Forsyth, William (1818-1879) (DNB00)
|←Forsyth, William (1737-1804)||Dictionary of National Biography, 1885-1900, Volume 20
Forsyth, William (1818-1879)
FORSYTH, WILLIAM (1818–1879), Scottish poet and journalist, son of Morris Forsyth and Jane Brands, was born at Turriff, Aberdeenshire, 24 Oct. 1818. He was educated at Fordyce Academy and the universities of Aberdeen and Edinburgh. For some years he studied medicine, becoming assistant to a country doctor, and twice acting as surgeon to a Greenland whaler, but he never took a medical degree, and ultimately abandoned medicine for literature. His first engagement was as sub-editor of the ‘Inverness Courier’ (1842) under Dr. Robert Carruthers [q. v.], and while with him he largely assisted in the preparation of ‘Chambers's Cyclopædia of English Literature,’ a work of high value. In 1843 he became sub-editor of the ‘Aberdeen Herald,’ then conducted by Mr. Adam, and he contributed in prose and verse for several years. In 1848 he joined the staff of the ‘Aberdeen Journal,’ one of the oldest and most influential of Scottish newspapers, and eventually was appointed editor, an office which he held with much honour for about thirty years. Forsyth was in politics a liberal-conservative. He gave his ardent support to all measures tending to the elevation of the people. He was much trusted by his political friends, but he always asserted a certain independence in his action. During the American civil war he stood almost alone among Scottish journalists in advocating the cause of the north. In the famous controversy of Kingsley v. Newman he wrote with much force in support of the former, and received from him a special letter of thanks. In church questions his articles were held in high repute, and Bishop Wordsworth of St. Andrews and Alexander Ewing [q. v.], bishop of Argyle, corresponded with him privately. Forsyth also wrote two pamphlets on Scottish church questions, entitled ‘A Letter on Lay Patronage in the Church of Scotland’ (1867) and ‘The Day of Open Questions’ (1868). In the first of these he indicated the lines on which a true reform of the church might be carried out, and may be said to have paved the way for the legislation which followed soon after in the Act for the Abolition of Church Patronage (1874).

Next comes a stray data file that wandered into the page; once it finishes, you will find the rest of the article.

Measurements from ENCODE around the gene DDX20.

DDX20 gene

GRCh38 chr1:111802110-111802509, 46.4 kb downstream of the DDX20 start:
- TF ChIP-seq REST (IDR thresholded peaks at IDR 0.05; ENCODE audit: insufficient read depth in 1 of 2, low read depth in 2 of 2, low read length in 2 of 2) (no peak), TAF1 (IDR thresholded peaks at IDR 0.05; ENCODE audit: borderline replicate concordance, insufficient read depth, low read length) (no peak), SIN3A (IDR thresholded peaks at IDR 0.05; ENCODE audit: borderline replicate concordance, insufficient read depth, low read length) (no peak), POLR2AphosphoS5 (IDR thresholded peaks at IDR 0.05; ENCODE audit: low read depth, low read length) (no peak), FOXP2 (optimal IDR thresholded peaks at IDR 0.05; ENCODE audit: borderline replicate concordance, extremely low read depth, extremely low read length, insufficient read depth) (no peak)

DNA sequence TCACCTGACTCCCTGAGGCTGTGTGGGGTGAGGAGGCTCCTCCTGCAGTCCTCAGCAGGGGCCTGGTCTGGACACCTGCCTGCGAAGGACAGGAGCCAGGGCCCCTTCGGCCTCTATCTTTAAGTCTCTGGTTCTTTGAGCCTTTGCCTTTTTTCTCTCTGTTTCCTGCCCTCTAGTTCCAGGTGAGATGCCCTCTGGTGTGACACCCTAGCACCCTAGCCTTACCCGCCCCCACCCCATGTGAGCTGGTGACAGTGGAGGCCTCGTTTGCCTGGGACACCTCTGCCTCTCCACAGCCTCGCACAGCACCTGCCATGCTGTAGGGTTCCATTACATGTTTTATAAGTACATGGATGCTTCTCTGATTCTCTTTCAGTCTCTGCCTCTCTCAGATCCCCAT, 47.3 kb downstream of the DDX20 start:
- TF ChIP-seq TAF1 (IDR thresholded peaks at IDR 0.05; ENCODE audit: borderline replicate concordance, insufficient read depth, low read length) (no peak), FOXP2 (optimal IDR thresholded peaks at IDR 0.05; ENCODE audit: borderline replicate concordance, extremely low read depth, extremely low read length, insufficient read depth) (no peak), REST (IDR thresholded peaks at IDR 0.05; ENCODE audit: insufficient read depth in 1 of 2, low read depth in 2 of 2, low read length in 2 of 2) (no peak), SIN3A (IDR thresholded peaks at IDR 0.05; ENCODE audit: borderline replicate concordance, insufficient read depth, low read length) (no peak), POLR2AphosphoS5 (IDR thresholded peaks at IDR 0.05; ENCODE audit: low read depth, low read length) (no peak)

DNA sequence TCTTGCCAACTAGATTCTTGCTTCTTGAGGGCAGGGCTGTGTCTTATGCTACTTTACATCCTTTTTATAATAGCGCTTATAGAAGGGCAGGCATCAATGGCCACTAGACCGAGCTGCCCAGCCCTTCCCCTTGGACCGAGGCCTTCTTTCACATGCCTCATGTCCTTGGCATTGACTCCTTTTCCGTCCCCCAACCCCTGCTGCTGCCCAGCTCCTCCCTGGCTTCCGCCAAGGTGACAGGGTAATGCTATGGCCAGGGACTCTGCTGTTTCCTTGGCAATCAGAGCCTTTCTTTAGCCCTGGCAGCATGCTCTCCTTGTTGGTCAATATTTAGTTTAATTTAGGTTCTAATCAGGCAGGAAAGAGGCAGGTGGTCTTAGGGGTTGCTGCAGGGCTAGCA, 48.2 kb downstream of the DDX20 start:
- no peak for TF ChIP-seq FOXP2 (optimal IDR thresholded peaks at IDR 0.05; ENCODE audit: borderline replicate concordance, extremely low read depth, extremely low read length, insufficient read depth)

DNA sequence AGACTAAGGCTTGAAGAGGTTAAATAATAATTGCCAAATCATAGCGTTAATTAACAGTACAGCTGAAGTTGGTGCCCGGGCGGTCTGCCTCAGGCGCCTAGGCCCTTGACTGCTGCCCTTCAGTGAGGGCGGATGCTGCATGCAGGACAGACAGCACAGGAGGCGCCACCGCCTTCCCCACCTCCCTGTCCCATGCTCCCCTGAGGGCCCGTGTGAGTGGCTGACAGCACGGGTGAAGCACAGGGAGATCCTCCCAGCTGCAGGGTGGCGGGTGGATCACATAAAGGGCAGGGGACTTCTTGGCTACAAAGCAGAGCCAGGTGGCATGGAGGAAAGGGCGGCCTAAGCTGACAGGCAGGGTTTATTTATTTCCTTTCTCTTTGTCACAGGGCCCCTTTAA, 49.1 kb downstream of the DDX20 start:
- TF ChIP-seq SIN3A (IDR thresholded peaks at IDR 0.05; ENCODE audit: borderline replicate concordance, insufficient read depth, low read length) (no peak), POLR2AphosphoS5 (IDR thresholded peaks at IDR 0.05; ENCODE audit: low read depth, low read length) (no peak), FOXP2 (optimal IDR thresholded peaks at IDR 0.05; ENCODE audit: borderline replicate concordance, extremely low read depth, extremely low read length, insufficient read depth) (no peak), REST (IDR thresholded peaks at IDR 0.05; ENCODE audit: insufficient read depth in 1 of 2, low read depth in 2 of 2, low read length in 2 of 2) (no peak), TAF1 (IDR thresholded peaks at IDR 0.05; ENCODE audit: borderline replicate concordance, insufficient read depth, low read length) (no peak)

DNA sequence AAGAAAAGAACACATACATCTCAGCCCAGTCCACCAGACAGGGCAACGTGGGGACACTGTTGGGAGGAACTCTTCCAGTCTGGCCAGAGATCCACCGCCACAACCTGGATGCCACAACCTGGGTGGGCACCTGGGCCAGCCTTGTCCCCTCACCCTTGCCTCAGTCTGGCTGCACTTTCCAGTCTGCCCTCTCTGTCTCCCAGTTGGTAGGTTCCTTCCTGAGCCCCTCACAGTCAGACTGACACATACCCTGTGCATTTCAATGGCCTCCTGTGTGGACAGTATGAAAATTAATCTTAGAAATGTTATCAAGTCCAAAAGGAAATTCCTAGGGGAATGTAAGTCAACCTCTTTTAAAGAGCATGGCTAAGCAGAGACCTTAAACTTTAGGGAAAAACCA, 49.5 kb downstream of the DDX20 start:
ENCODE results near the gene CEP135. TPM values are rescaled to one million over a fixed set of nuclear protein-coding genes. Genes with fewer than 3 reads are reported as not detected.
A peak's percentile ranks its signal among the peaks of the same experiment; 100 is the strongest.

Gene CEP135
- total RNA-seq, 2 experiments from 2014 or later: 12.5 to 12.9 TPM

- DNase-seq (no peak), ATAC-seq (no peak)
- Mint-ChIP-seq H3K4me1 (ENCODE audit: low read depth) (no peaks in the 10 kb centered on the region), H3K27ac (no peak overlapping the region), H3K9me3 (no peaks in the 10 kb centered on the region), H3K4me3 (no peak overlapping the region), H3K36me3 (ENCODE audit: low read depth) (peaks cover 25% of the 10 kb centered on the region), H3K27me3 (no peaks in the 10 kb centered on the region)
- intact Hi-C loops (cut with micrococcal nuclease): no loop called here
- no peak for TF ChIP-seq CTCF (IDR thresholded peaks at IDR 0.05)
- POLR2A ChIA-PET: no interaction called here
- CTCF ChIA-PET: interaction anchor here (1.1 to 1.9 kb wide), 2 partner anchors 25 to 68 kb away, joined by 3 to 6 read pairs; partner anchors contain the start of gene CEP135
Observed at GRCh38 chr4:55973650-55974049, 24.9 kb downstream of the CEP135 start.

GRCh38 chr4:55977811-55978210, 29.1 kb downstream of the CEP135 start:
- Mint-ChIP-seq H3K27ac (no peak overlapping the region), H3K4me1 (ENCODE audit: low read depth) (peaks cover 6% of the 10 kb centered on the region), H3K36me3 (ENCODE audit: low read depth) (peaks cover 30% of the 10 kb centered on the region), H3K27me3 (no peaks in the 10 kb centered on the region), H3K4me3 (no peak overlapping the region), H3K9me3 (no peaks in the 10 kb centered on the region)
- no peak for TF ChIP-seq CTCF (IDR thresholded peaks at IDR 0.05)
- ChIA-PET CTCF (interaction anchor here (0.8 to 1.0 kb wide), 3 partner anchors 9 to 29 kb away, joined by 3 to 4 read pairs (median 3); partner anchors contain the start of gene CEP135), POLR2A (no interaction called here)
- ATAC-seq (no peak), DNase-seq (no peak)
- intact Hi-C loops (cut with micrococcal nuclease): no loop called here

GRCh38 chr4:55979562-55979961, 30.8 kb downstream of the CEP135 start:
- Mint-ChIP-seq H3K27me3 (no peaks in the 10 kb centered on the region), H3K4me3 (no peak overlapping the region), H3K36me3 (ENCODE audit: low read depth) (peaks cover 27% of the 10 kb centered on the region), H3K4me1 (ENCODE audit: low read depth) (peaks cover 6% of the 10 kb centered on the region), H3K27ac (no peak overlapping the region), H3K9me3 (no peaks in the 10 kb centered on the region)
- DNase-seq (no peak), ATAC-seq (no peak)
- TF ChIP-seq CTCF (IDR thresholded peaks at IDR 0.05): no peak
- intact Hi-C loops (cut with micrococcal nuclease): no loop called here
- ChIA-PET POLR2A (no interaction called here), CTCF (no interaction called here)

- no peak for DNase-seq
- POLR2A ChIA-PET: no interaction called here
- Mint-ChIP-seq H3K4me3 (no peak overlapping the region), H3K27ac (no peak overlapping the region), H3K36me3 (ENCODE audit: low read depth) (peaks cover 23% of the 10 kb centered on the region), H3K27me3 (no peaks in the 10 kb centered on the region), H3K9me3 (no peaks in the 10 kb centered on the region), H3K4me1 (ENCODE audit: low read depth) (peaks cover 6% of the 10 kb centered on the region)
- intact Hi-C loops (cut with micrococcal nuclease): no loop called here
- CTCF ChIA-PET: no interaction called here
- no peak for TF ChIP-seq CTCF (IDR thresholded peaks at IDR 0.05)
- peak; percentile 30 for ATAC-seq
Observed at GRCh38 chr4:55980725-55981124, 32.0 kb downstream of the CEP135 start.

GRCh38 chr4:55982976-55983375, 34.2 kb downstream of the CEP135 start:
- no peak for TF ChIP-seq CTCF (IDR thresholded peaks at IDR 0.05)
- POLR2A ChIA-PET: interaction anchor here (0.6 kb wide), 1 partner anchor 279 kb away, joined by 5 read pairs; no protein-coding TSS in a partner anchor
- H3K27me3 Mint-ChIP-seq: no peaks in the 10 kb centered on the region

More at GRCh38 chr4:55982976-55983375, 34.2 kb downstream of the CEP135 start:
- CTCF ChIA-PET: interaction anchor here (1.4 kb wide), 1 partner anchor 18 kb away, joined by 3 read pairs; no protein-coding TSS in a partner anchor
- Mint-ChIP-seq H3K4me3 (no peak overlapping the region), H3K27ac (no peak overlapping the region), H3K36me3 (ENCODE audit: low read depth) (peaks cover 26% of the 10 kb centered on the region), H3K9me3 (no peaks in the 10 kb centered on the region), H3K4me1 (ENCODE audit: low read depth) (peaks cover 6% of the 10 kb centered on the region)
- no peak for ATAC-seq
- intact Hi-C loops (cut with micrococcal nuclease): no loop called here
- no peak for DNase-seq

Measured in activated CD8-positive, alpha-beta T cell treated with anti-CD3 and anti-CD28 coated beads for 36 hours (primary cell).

Forsyth rendered valuable services to Aberdeen. The establishment of the Association for Improving the Condition of the Poor was mainly due to him, and he not only laboured hard as an active member of the managing committee, but for six years gratuitously discharged the duties of secretary. Much of the results of his observation and experience may be found in a paper read by him to the Social Science Congress in 1877, on ‘The Province and Work of Voluntary Charitable Agencies in the Management of the Poor.’ Forsyth was elected a member of the first Aberdeen school board, and did much good work of a general kind, besides serving as convener of a committee that had to deal with certain delicate and difficult questions affecting the grammar school and town council. From the first Forsyth took a warm interest in the volunteer movement, and was chosen captain of the citizens' battery. This appointment he held for eighteen years, retiring with the rank of major. Some of his martial songs obtained a wide popularity. He also took much interest in everything connected with the service, and made some valuable suggestions to the war office as to practical gunnery and the use of armed railway carriages in warfare, a device which was turned to good account in the operations in Egypt. Forsyth's principal literary works were ‘The Martyrdom of Kelavane’ (1861) and ‘Idylls and Lyrics’ (1872). The latter volume contains a thoughtful poem entitled ‘The Old Kirk Bell,’ and several other pieces published for the first time, but it is mainly made up of reprints from magazines. The most finished of these is ‘The River,’ which came out in the ‘Cornhill Magazine’ in Thackeray's time. The most moving is that entitled ‘The Piobrach o' Kinreen,’ the old piper's lament for the clearance of Glentannar, which first appeared in ‘Punch.’ During the last ten years of his life Forsyth suffered from an affection of the tongue, which ultimately took the form of malignant cancer. After a long illness, he died on 21 June 1879. Forsyth married in 1854 Miss Eliza Fyfe, who survived him. Since his death ‘Selections’ from his unpublished writings, with a ‘Memoir,’ have been edited by his friend Mr. Alexander Walker, Aberdeen. This volume is chiefly remarkable as reproducing ‘The Midnicht Meetin',’ a vigorous satire on the promoters of the union of the Aberdeen and Marischal colleges, originally printed for private circulation. The book shows Forsyth's love of animals and his attachment to Aberdeen, where, at Bonnymuir, Maryville, Friendville, Gordondale, and Richmondhill, his successive homes, he spent more than thirty years. He was buried in the cemetery of Allenvale on the Dee.[Memoir by Alex. Walker, 1882.]